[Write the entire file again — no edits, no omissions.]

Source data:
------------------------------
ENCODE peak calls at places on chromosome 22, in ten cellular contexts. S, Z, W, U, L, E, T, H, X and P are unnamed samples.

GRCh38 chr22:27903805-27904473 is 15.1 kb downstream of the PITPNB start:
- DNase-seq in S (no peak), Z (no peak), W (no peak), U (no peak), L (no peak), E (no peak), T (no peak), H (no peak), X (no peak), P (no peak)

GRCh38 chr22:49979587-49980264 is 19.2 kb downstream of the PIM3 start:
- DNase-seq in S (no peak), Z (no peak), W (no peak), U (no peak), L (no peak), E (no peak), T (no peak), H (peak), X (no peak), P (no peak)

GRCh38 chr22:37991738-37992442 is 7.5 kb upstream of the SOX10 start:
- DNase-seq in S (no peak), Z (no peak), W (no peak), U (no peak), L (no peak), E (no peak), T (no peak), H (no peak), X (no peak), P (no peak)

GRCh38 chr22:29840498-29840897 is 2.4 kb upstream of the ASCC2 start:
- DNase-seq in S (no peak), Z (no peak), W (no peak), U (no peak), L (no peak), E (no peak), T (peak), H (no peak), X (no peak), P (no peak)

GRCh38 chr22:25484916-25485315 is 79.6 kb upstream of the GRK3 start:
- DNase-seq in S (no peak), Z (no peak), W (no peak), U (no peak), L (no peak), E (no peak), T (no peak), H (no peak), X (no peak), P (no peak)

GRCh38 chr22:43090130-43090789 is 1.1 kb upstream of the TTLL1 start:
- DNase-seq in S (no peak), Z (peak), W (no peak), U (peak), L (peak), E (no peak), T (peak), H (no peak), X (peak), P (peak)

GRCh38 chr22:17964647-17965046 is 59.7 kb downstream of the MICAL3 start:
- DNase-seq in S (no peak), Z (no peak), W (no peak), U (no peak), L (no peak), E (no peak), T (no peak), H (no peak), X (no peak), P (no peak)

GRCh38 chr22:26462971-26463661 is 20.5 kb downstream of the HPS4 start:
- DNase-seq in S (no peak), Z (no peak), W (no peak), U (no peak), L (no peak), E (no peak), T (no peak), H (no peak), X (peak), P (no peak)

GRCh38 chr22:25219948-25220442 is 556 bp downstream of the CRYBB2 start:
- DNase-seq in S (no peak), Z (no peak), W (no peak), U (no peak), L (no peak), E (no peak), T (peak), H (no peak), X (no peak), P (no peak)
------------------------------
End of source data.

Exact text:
ENCODE peak calls at places on chromosome 22, in ten cellular contexts. S, Z, W, U, L, E, T, H, X and P are unnamed samples.

GRCh38 chr22:27903805-27904473 is 15.1 kb downstream of the PITPNB start:
- DNase-seq in S (no peak), Z (no peak), W (no peak), U (no peak), L (no peak), E (no peak), T (no peak), H (no peak), X (no peak), P (no peak)

GRCh38 chr22:49979587-49980264 is 19.2 kb downstream of the PIM3 start:
- DNase-seq in S (no peak), Z (no peak), W (no peak), U (no peak), L (no peak), E (no peak), T (no peak), H (peak), X (no peak), P (no peak)

GRCh38 chr22:37991738-37992442 is 7.5 kb upstream of the SOX10 start:
- DNase-seq in S (no peak), Z (no peak), W (no peak), U (no peak), L (no peak), E (no peak), T (no peak), H (no peak), X (no peak), P (no peak)

GRCh38 chr22:29840498-29840897 is 2.4 kb upstream of the ASCC2 start:
- DNase-seq in S (no peak), Z (no peak), W (no peak), U (no peak), L (no peak), E (no peak), T (peak), H (no peak), X (no peak), P (no peak)

GRCh38 chr22:25484916-25485315 is 79.6 kb upstream of the GRK3 start:
- DNase-seq in S (no peak), Z (no peak), W (no peak), U (no peak), L (no peak), E (no peak), T (no peak), H (no peak), X (no peak), P (no peak)

GRCh38 chr22:43090130-43090789 is 1.1 kb upstream of the TTLL1 start:
- DNase-seq in S (no peak), Z (peak), W (no peak), U (peak), L (peak), E (no peak), T (peak), H (no peak), X (peak), P (peak)

GRCh38 chr22:17964647-17965046 is 59.7 kb downstream of the MICAL3 start:
- DNase-seq in S (no peak), Z (no peak), W (no peak), U (no peak), L (no peak), E (no peak), T (no peak), H (no peak), X (no peak), P (no peak)

GRCh38 chr22:26462971-26463661 is 20.5 kb downstream of the HPS4 start:
- DNase-seq in S (no peak), Z (no peak), W (no peak), U (no peak), L (no peak), E (no peak), T (no peak), H (no peak), X (peak), P (no peak)

GRCh38 chr22:25219948-25220442 is 556 bp downstream of the CRYBB2 start:
- DNase-seq in S (no peak), Z (no peak), W (no peak), U (no peak), L (no peak), E (no peak), T (peak), H (no peak), X (no peak), P (no peak)